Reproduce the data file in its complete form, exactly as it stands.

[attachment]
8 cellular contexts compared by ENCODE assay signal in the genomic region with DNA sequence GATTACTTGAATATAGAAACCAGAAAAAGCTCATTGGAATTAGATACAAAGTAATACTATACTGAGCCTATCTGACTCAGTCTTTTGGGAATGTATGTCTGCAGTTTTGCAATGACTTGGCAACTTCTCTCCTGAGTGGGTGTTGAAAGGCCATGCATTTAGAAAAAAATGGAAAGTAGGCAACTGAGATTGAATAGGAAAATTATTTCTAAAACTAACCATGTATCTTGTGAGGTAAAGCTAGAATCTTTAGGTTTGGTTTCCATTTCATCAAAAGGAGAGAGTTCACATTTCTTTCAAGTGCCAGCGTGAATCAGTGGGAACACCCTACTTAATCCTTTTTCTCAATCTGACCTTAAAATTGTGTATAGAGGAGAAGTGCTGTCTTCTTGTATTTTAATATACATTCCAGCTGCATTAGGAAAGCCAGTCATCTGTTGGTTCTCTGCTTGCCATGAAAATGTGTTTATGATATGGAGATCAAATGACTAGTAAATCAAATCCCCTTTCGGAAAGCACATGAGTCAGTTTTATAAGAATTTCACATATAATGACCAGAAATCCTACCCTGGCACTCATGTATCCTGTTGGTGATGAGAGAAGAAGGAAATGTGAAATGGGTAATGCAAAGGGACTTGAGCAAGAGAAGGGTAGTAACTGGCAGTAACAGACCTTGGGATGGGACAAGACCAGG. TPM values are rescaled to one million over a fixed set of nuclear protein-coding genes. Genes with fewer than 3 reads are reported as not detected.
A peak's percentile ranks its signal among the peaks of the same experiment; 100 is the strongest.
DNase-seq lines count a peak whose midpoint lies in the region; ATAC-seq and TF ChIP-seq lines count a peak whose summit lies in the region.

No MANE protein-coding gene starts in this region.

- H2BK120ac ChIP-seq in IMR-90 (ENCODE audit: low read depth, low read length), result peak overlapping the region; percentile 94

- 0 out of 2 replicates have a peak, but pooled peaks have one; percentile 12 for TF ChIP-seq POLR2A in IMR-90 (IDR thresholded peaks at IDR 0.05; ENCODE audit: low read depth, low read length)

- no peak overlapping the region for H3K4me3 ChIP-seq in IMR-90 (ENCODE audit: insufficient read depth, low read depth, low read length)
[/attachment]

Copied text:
8 cellular contexts compared by ENCODE assay signal in the genomic region with DNA sequence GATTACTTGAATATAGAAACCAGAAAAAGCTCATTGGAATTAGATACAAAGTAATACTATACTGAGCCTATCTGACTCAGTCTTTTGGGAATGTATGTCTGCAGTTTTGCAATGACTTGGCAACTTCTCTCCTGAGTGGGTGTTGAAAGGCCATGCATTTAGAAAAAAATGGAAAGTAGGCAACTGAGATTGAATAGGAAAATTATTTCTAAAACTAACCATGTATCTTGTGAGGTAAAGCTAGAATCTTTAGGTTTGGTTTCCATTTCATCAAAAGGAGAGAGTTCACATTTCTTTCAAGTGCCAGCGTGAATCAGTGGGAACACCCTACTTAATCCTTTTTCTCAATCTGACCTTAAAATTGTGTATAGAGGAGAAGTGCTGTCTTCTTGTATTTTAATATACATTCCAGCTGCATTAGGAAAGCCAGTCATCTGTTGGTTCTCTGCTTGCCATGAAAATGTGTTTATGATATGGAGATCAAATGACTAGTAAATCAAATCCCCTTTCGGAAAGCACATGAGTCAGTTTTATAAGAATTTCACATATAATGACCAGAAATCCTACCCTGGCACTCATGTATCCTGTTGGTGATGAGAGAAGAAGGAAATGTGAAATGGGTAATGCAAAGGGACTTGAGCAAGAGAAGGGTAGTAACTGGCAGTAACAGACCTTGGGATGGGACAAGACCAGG. TPM values are rescaled to one million over a fixed set of nuclear protein-coding genes. Genes with fewer than 3 reads are reported as not detected.
A peak's percentile ranks its signal among the peaks of the same experiment; 100 is the strongest.
DNase-seq lines count a peak whose midpoint lies in the region; ATAC-seq and TF ChIP-seq lines count a peak whose summit lies in the region.

No MANE protein-coding gene starts in this region.

- H2BK120ac ChIP-seq in IMR-90 (ENCODE audit: low read depth, low read length), result peak overlapping the region; percentile 94

- 0 out of 2 replicates have a peak, but pooled peaks have one; percentile 12 for TF ChIP-seq POLR2A in IMR-90 (IDR thresholded peaks at IDR 0.05; ENCODE audit: low read depth, low read length)

- no peak overlapping the region for H3K4me3 ChIP-seq in IMR-90 (ENCODE audit: insufficient read depth, low read depth, low read length)